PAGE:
More so than the lack of a solid voice assistant, one of the biggest feature gaps in Windows Phone to date was no centralized location to check missed notifications.
Sure, most users have learned to cope with the gauche, disorganized notification delivery of the Live Tiles feature, which … works. But at the end of the day, it was a broken, inefficient way of handling missed notifications.
In 8.1, Windows Phone has been given a unified notification panel, where all missed notifications will appear. It’s accessed by swiping down from the top edge of the display (go figure) and works similarly to the Android notification Shade and Notification Center on iOS. The major difference is the inclusion of user configurable toggles. At the top of Action Center, there are either four or five (depending on device size) quick settings toggles which can be customized and rearranged by the user.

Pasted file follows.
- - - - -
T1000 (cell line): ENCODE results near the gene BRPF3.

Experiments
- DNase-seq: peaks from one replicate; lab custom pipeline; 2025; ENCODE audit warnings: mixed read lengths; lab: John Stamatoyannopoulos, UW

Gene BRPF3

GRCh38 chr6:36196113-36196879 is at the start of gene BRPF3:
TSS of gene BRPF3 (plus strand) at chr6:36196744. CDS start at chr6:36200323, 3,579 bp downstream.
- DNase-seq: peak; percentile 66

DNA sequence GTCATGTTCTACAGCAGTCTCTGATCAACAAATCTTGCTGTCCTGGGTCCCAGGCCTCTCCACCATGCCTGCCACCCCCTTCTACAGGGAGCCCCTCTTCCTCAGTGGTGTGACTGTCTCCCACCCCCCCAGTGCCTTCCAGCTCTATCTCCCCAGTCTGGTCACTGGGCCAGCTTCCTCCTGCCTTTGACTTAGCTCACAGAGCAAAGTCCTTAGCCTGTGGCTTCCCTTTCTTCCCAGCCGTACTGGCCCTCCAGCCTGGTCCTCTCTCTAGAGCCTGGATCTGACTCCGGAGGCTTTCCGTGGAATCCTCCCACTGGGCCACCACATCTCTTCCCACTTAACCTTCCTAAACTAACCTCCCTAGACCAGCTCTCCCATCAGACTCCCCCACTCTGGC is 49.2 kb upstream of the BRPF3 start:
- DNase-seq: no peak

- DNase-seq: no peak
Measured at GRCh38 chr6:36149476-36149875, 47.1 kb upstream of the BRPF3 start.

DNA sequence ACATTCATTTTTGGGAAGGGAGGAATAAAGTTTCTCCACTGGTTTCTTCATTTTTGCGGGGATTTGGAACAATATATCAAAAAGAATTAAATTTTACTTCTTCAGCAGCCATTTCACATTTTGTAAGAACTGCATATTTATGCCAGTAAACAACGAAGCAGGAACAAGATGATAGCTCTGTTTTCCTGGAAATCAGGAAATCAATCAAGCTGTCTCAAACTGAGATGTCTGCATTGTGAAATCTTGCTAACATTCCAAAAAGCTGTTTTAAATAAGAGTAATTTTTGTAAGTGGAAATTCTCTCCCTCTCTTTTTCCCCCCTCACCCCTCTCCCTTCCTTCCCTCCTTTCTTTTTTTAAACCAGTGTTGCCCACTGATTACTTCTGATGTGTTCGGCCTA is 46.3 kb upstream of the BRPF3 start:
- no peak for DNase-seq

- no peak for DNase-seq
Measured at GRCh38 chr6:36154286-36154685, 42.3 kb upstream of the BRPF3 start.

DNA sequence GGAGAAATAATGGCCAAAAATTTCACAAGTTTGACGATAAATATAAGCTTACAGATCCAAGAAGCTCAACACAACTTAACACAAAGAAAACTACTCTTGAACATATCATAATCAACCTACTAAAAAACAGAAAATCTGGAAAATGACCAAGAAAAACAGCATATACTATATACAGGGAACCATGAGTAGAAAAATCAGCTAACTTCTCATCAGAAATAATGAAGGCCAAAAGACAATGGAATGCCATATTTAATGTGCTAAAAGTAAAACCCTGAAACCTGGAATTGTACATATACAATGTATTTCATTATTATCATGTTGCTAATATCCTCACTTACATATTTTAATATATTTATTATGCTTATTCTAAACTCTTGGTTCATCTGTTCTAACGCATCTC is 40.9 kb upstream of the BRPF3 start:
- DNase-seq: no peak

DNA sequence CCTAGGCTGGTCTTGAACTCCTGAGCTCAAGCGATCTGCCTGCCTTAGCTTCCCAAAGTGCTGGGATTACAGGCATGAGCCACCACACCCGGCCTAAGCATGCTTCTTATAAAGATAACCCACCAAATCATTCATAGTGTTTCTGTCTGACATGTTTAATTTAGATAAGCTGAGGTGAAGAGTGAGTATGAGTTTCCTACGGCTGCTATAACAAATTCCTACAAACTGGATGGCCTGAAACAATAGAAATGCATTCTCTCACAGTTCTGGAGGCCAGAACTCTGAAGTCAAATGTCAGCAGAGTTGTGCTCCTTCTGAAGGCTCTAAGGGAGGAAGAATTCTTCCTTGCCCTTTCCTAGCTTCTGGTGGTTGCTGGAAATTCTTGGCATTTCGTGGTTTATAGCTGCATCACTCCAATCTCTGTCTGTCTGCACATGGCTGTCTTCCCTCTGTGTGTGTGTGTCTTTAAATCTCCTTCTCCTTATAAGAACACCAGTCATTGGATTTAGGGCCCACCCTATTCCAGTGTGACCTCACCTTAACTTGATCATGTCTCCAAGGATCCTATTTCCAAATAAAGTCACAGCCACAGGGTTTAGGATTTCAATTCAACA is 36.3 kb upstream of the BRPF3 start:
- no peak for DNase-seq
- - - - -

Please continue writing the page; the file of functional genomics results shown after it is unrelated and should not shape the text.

According to Michael, this Action Center shade isn’t perfect. For instance, you can’t dismiss individual notifications, but only whole groups of related notifications at once. But it’s a welcomed feature nonetheless.
More flexible sharing
Sharing is a big feature for mobile platforms. Android, by and far, has led in this space for some time, allowing practically any sort of information between tons of third-party apps – links from browsers to social apps, images to online storage services and social clients, practically any other type of data to an arsenal of third-party apps.
In particular, iOS has been horrible at this until recently – it still isn’t great, but Apple has improved it.
Sharing in Windows Phone has never been awful. But now it’s quite simply better. It works much more like Android’s implementation, in that you can share all sorts of data and content between third-party and first-party apps, seamlessly.